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Sarcoid-like Lymphocytosis of the Lower Respiratory Tract in Patients with Active Crohn's Disease

JEAN-MARIE SMIÉJAN, M. D.; JACQUES COSNES, M.D.; SYLVIE CHOLLET-MARTIN, M.S.; PAUL SOLER, Ph.D.; FRANÇOISE M. BASSET, M.D.; YVES LE QUINTREC, M.D.; and ALLAN J. HANCE, M.D.
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▸Requests for reprints should be addressed to Jacques Cosnes, Service de Gastroentérologie, Hôpital Rothschild, 33 Boulevard de Picpus; 75571 Paris Cédex 12; France.


Paris, France


© 1986 American College of PhysiciansAmerican College of Physicians


Ann Intern Med. 1986;104(1):17-21. doi:10.7326/0003-4819-104-1-17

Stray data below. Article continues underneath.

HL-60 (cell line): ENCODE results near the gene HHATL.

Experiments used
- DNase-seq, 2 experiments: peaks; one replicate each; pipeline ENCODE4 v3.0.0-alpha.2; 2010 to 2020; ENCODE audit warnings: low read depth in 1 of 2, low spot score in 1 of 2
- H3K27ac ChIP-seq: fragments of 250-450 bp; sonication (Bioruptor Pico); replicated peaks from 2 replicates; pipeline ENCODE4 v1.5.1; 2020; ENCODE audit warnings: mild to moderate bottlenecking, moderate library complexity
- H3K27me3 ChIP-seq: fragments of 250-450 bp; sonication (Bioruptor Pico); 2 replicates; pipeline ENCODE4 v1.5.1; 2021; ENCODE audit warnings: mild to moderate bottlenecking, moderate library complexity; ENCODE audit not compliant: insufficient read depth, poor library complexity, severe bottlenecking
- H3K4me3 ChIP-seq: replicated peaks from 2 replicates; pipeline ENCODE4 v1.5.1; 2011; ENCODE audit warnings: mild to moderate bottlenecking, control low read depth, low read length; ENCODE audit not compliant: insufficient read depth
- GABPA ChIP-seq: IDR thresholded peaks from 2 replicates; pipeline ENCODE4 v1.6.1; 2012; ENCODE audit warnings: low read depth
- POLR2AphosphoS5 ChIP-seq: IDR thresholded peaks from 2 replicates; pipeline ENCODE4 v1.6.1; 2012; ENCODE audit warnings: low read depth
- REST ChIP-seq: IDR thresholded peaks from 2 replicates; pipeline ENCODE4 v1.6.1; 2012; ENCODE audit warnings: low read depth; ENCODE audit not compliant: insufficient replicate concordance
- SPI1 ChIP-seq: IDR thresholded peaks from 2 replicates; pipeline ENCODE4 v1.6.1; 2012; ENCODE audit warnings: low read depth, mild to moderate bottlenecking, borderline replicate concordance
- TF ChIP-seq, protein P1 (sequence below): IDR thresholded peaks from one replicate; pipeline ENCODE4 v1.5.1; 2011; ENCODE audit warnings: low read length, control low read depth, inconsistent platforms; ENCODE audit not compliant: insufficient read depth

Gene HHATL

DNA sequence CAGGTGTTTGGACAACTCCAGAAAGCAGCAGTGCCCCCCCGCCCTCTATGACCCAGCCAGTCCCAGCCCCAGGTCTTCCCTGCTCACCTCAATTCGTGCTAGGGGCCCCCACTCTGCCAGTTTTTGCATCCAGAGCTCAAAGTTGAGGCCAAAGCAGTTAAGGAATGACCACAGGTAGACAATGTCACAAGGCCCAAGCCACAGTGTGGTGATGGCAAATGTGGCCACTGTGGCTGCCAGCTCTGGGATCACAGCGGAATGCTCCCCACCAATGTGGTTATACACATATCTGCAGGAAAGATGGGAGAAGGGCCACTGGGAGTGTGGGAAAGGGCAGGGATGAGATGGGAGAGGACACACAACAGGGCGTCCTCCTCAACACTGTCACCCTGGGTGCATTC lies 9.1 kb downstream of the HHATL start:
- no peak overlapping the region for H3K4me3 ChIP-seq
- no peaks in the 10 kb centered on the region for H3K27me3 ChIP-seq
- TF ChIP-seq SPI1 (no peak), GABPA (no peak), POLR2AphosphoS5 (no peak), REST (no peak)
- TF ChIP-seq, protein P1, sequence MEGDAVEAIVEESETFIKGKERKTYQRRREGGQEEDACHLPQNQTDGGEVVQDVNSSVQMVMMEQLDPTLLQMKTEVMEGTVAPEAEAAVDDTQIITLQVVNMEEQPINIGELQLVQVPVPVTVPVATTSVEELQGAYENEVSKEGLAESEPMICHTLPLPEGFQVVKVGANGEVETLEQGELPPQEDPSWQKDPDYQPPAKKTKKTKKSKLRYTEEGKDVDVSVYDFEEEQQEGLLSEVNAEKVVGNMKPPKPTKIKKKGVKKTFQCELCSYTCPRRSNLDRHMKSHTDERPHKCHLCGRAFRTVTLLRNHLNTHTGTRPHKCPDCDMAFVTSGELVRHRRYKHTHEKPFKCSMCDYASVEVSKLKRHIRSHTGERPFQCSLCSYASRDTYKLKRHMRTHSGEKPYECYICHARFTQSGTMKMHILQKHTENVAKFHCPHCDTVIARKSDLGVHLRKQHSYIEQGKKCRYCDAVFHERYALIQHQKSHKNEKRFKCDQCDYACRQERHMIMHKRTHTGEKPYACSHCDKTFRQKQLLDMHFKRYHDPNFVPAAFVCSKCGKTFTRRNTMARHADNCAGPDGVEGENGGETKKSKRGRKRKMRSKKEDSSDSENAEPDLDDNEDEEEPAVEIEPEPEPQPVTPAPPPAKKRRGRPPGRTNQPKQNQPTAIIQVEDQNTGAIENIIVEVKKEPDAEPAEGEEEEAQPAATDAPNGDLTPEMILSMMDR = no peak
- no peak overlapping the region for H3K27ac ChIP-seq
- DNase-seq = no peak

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To re-evaluate the relationship between Crohn's disease and sarcoidosis, we compared the numbers and types of cells recovered by bronchoalveolar lavage from normal volunteers and patients with Crohn's disease, with other forms of inflammatory bowel disease, and with sarcoidosis. Patients with Crohn's disease, but not patients with other inflammatory bowel disorders, had an increase in the number of T lymphocytes on the surface of the lower respiratory tract similar to that seen in patients with sarcoidosis. As in sarcoidosis, this lymphocytosis results from an expansion of the T4+ T-lymphocyte subset, is characteristic of patients with active disease only, and is not associated with similar abnormalities in the peripheral blood. Thus, patients with apparently localized Crohn's disease have sarcoid-like lymphocytosis of the lower respiratory tract, a finding that emphasizes the systemic nature of Crohn's disease and the disorder's close relationship to sarcoidosis.

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